Previously we explored the rise and fall of food influencers — personalities on Instagram who wrote reviews on restaurants, curated cafes, and recommended where to get the best dining deals. In the earlier days of Instagram, these were the food influencers people looked out for. They were known for their artistic shots of food and quick, helpful writeups. Today, audiences on Instagram expect something very different from food influencers. It is no longer enough to take a good photo of your pesto mac ‘n’ cheese; you have to have made it too, and it should contain self-sourced, sustainable ingredients. The bar is high.
Who are our game changers?
Popular food influencers today fall into three main categories, all of which are not mutually exclusive.
1ST – we have the rise of vegan influencers who devise their own healthy, plant-based recipes that they share with their followers on Instagram.
2ND – we have food influencers who advocate living a healthy lifestyle, and this manifests through their food choices that are displayed on Instagram, as well as collaborations with certain healthy food brands.
3RD – this category does not necessarily pertain to ‘healthy’ food, but rather quick DIY food–still homemade, but without the pressure of labels like ‘organic’ and ‘vegan’.
I looked at three influencers on Instagram that fall into at least one of the first two categories. All these accounts are verified and have a minimum of 1 million followers.
With a total of 1.5 million followers on Instagram, Ella really worked her way to the top. It took her 7 years to become a macro-influencer as well as publish her own cookbook, release an app, and open a deli in London.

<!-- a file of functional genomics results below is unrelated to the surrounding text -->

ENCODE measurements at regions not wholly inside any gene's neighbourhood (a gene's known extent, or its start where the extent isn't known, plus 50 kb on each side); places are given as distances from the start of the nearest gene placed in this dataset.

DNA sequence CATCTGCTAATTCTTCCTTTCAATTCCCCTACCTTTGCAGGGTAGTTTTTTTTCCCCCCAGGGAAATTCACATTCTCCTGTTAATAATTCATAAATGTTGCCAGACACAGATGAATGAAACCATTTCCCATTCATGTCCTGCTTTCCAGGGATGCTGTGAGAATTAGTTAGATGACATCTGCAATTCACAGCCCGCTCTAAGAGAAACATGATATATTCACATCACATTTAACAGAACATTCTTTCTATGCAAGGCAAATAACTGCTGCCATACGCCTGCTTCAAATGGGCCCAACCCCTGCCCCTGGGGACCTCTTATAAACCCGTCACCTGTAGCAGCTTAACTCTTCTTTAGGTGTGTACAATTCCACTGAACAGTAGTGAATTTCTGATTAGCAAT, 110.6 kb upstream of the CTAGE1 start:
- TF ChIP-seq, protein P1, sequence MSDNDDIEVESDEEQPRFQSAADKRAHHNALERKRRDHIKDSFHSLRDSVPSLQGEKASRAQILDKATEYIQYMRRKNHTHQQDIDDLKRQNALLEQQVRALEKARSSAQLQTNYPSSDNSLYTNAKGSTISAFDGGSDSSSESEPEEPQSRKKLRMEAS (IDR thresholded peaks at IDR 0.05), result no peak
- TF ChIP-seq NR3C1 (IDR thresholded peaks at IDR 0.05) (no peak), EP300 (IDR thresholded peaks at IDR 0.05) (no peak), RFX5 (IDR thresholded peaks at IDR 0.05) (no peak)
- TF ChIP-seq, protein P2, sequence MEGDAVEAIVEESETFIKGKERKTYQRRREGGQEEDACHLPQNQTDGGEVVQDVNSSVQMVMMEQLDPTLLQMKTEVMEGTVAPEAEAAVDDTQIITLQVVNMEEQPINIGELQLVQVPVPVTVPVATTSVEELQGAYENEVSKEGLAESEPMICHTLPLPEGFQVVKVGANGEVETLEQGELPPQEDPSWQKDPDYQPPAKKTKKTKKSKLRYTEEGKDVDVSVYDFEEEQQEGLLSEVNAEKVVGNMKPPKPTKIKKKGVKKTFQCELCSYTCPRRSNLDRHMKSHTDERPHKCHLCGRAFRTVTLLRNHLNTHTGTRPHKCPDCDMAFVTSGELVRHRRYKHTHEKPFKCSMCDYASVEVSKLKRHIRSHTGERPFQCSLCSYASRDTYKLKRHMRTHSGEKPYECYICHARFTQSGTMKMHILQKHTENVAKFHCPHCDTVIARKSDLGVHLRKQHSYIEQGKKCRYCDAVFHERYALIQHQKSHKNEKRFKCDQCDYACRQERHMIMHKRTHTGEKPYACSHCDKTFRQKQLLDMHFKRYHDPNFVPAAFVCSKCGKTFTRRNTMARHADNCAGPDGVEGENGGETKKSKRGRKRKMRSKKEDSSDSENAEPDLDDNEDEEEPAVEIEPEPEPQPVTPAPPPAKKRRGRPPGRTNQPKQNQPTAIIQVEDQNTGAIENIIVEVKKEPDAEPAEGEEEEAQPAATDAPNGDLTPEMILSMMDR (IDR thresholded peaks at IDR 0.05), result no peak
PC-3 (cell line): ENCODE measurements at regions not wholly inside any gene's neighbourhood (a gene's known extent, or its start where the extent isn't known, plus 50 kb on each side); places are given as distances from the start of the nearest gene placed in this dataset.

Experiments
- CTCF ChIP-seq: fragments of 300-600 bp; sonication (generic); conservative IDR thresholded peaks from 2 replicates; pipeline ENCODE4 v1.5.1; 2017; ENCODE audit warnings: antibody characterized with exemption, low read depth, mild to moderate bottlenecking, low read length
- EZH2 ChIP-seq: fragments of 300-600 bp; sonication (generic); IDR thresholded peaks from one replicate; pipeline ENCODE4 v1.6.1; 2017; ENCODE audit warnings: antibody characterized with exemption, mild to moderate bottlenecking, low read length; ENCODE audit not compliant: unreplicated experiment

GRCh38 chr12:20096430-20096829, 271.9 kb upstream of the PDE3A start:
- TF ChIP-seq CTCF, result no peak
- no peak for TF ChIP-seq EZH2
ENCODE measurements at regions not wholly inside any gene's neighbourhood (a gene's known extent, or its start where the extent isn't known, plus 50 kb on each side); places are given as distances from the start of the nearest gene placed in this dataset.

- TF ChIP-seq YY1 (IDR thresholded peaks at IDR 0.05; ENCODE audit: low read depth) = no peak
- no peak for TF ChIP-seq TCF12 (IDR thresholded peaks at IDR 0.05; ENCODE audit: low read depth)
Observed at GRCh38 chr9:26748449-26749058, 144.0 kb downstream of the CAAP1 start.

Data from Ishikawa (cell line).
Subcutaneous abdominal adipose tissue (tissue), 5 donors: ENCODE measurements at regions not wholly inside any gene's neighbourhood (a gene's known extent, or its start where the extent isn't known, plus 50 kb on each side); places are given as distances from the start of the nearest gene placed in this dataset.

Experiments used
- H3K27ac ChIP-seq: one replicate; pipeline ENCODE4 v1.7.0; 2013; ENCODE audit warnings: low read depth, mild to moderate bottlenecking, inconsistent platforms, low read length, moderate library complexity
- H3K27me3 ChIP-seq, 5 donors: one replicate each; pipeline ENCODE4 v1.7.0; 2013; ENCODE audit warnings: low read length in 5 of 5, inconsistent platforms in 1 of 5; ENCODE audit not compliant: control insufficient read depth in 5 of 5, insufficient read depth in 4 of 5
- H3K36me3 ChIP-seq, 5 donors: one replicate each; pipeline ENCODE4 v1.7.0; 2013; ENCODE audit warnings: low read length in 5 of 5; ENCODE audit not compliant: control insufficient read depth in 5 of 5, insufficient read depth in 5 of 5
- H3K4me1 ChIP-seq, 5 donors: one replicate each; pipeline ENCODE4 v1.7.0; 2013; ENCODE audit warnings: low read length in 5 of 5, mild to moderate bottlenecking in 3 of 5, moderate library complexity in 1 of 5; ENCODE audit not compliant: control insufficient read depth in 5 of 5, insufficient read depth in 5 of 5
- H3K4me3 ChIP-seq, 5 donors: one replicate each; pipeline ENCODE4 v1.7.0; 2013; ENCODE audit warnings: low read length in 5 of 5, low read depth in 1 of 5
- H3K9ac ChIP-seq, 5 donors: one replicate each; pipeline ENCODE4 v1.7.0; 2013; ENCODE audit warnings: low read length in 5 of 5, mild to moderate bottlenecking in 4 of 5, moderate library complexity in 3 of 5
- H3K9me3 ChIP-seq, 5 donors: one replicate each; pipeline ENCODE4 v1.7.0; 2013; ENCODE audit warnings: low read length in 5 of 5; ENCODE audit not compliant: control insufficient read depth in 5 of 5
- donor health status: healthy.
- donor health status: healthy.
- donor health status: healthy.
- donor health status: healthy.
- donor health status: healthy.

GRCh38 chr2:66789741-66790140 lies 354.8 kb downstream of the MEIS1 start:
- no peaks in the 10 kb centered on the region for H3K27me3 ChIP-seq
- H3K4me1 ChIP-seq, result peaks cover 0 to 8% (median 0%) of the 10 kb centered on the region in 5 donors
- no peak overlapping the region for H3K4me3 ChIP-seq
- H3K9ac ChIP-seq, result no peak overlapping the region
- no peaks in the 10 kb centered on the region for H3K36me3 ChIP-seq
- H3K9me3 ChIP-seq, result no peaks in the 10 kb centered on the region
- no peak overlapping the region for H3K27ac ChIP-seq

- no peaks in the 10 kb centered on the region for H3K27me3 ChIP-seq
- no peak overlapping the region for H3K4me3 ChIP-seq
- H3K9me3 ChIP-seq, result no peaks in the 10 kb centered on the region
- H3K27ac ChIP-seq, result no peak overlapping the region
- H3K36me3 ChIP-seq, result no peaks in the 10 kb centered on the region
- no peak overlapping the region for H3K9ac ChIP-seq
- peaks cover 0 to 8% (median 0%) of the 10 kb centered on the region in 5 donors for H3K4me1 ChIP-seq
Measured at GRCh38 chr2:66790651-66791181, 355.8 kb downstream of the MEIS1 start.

Here is what her follower growth has looked like since end 2016. Her audience grew at an average of 2-3% over the last 2 years, which is about the same time and frequency that our ‘old’ food influencers were losing traction. 62.5% of her followers are female which is interesting considering this isn’t an inherently feminine account (and we don’t want to feed into the stereotype that only women use the kitchen!).
Another interesting fact is that none of Ella’s Top 5 performing posts of this year contain food. In fact, this was the most popular:
It was followed closely by 4 other pictures of her displaying a baby bump. If we consider the sheer number of female followers she has, then this is perhaps unsurprising. Now that she is a mom-to-be, Ella is likely also straddling a role as lifestyle influencer on top of her role as food influencer.
This account doesn’t seem to be attached to a visible personality, but it also has 1.5 million followers. In it’s bio, it promises simple recipes: “10 ingredients, 1 bowl, or 30 minutes or less”. Just like Ella’s account, @minimalistbaker also seems to have experienced a steady growth in followers since end 2016.